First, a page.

14 Investor Presentation │November 2018 Matson Logistics Overview of Services 0.0% 1.0% 2.0% 3.0% 4.0% 5.0% 6.0% $0 $5 $10 $15 $20 $25 2015 2016 2017 2018 YTD Operating Margin Operating Income ($ in millions) Operating Income Operating Margin • Transportation Brokerage – Domestic and international rail intermodal services – Long-haul and regional highway trucking services – Less-than-truckload and expedited freight services • Less-than-Container Load (LCL) and Freight Forwarding – Span Alaska • Warehouse – Over 1.5 million sq. ft. across 4 buildings in attractive port-based locations – PO management and NVOCC services Note: Acquired Span Alaska in 3Q 2016. Operating Income and Margin (As of 9/30/18)


15 Investor Presentation │November 2018 Span Alaska Overview The market leader in Less-than-Container Load freight consolidation and forwarding services to the Alaska market. • Asset-light logistics business • Aggregates Less-than-Container Load (LCL) freight in Auburn, WA for consolidation and shipment to Alaska • Move freight through a network of terminals in Alaska – Enabling the transport of freight to all major population centers • Matson Ocean Transportation’s largest northbound freight customer


16 Investor Presentation │November 2018 Span Alaska Overview (continued) • Diversified end market: Wholesale Distribution, Retail & Household Goods, Construction & Building Materials, Food & Beverage, Government, Oil, Vehicles • LCL Freight – 80% of goods transported to the Auburn terminal by customer-owned vehicles – Handles general cargo, keep-from-freezing, freeze & chill, and hazardous material handling for LCL shipments • Truck Services – Complements core LCL services – Drayage services to/from the Port of Tacoma – Transportation services between Span Alaska’s deconsolidation facilities and customers’ final destinations in Alaska • Other Logistics Services – Brokered freight consolidation in the Lower 48 states through agent terminal in Chicago Span Alaska’s Auburn, WA facility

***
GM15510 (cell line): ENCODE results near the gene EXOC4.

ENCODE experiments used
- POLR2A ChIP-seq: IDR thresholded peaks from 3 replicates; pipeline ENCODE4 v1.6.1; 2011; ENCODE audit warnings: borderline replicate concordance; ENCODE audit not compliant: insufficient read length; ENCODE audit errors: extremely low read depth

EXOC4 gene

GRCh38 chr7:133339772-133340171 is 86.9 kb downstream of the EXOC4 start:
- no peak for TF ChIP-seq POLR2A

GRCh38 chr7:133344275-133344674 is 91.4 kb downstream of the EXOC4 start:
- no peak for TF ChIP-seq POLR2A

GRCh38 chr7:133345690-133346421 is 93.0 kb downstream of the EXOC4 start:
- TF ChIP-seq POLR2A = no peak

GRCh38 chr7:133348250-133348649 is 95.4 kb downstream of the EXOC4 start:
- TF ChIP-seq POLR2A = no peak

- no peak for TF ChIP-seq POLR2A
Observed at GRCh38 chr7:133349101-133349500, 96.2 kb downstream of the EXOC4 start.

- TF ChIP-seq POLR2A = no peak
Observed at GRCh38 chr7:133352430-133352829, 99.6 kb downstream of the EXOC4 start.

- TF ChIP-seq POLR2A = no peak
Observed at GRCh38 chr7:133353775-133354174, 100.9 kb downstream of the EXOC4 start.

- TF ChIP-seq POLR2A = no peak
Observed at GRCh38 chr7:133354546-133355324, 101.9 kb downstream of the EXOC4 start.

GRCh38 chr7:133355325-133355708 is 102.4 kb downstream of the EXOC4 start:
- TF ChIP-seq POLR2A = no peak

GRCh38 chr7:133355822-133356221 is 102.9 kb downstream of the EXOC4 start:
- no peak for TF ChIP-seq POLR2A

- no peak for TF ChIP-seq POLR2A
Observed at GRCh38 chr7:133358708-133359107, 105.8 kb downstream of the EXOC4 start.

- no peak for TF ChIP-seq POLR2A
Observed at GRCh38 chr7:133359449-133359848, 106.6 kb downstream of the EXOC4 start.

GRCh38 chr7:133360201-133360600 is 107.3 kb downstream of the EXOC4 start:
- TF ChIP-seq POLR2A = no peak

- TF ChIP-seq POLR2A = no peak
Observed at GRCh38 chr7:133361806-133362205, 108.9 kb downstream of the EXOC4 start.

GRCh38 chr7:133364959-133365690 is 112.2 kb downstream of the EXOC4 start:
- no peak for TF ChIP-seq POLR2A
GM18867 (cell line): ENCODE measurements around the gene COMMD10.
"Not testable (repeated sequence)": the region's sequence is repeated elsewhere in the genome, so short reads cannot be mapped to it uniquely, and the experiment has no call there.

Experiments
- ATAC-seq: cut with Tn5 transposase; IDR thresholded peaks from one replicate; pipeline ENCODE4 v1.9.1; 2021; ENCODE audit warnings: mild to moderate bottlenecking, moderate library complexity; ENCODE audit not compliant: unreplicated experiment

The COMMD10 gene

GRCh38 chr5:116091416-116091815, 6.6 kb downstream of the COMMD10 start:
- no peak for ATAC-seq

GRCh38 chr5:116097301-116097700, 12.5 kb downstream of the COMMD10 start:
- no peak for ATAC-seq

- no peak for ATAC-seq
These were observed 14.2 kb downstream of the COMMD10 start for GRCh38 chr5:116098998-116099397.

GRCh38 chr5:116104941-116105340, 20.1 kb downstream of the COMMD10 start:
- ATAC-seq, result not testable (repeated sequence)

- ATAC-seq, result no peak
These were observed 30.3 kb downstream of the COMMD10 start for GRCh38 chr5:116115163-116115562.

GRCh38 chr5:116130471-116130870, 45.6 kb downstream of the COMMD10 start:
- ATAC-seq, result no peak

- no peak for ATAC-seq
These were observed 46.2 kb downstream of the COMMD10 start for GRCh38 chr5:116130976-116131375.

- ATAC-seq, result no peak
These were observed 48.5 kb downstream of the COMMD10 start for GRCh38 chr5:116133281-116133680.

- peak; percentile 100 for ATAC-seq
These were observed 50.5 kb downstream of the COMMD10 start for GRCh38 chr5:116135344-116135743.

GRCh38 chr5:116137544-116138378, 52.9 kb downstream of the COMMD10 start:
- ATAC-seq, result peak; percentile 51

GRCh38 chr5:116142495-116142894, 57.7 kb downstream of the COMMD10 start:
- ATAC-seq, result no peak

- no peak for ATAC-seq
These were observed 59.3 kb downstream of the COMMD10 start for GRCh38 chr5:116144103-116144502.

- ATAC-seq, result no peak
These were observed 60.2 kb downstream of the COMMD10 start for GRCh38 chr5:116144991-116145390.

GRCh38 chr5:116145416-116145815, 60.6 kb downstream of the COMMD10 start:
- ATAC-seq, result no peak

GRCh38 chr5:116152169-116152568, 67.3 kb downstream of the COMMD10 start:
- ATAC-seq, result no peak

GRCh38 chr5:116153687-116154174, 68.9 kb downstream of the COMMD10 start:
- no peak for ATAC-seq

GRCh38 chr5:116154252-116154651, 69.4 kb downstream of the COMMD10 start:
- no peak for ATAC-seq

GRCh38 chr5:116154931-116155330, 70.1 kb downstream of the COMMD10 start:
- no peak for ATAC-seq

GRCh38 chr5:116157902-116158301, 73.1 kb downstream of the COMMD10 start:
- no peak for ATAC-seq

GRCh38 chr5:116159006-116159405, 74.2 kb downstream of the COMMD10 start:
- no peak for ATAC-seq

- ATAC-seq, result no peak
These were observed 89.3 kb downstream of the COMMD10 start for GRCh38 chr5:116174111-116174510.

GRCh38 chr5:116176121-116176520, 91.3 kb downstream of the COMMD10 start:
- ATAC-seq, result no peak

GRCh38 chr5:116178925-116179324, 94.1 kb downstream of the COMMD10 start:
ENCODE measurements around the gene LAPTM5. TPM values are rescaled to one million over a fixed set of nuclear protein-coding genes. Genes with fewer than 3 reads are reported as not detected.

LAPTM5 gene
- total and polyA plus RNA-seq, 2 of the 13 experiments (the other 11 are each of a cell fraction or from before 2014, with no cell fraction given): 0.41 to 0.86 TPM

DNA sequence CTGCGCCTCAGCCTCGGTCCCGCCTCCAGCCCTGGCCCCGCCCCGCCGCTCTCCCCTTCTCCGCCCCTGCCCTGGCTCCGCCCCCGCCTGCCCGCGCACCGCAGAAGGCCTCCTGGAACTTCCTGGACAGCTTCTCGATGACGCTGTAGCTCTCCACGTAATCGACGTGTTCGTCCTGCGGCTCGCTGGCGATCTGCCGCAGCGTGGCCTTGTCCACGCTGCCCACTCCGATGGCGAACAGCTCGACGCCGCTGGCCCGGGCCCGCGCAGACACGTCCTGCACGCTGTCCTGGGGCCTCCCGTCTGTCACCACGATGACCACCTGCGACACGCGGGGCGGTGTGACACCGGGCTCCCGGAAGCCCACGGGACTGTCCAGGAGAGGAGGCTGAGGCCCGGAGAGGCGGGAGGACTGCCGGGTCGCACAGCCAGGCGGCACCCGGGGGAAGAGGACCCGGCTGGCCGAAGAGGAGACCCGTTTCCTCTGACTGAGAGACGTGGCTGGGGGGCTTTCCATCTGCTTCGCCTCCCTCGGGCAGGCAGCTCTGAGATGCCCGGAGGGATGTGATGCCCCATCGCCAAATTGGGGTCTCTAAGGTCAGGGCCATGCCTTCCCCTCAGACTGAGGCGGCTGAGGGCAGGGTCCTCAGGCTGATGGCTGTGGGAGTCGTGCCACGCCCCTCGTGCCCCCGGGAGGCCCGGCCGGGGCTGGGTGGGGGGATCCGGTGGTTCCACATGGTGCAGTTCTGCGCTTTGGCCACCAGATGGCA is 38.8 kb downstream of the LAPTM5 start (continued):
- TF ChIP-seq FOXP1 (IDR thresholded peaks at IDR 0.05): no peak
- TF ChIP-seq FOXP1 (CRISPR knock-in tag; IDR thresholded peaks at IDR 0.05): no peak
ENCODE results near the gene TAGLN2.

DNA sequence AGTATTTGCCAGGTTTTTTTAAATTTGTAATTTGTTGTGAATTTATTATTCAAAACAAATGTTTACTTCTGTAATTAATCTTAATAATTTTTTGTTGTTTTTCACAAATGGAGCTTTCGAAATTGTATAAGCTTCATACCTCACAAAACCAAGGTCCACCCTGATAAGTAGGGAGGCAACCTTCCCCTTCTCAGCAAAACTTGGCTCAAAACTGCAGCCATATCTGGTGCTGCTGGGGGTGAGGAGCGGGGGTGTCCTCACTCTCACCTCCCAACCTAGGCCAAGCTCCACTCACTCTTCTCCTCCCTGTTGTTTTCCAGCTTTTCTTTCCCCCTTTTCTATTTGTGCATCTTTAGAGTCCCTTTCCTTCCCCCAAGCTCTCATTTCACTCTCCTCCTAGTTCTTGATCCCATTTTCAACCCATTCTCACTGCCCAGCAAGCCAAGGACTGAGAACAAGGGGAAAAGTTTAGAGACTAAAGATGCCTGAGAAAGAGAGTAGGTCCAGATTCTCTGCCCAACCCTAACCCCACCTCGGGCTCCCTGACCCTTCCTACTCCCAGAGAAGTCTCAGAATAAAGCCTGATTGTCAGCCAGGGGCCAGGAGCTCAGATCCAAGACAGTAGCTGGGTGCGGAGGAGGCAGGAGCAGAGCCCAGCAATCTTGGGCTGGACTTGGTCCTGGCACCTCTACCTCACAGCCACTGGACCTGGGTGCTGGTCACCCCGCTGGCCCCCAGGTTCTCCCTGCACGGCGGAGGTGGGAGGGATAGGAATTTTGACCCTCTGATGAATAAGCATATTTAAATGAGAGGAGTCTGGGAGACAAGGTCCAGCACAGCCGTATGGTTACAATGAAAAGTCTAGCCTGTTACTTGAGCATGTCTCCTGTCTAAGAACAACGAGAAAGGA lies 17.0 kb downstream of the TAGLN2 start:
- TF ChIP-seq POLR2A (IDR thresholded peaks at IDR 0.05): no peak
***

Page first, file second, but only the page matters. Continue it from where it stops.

17 Investor Presentation │November 2018 Recent Organic Growth Initiatives Launched New Service to Okinawa, Japan (September 2017) • Leverages Matson’s U.S.-flagged network from U.S. West Coast through Honolulu and Guam Kwajalein Service • Expanded U.S.-flagged service to Kwajalein to strengthen position • Leverages Honolulu “hub” Launched New Service to Tahiti via Connecting Carrier Agreement (August 2017) • Further penetration of the South Pacific Express (SPX) service into Polynesia • Leverages our Pacific network from U.S. West Coast through Honolulu • In April 2018, announced that service has two Matson-dedicated vessels Logistics • Added to 53’ container fleet


18 Investor Presentation │November 2018 Appendix


19 Investor Presentation │November 2018 Appendix – Non-GAAP Measures Matson reports financial results in accordance with U.S. generally accepted accounting principles (“GAAP”). The Company also considers other non-GAAP measures to evaluate performance, make day-to-day operating decisions, help investors understand our ability to incur and service debt and to make capital expenditures, and to understand period-over-period operating results separate and apart from items that may, or could, have a disproportional positive or negative impact on results in any particular period. These non-GAAP measures include, but are not limited to, Earnings Before Interest, Taxes, Depreciation and Amortization (“EBITDA”), Return on Invested Capital (“ROIC”), Return on Equity (“ROE”), Total Debt-to-EBITDA and Net Debt-to-EBITDA.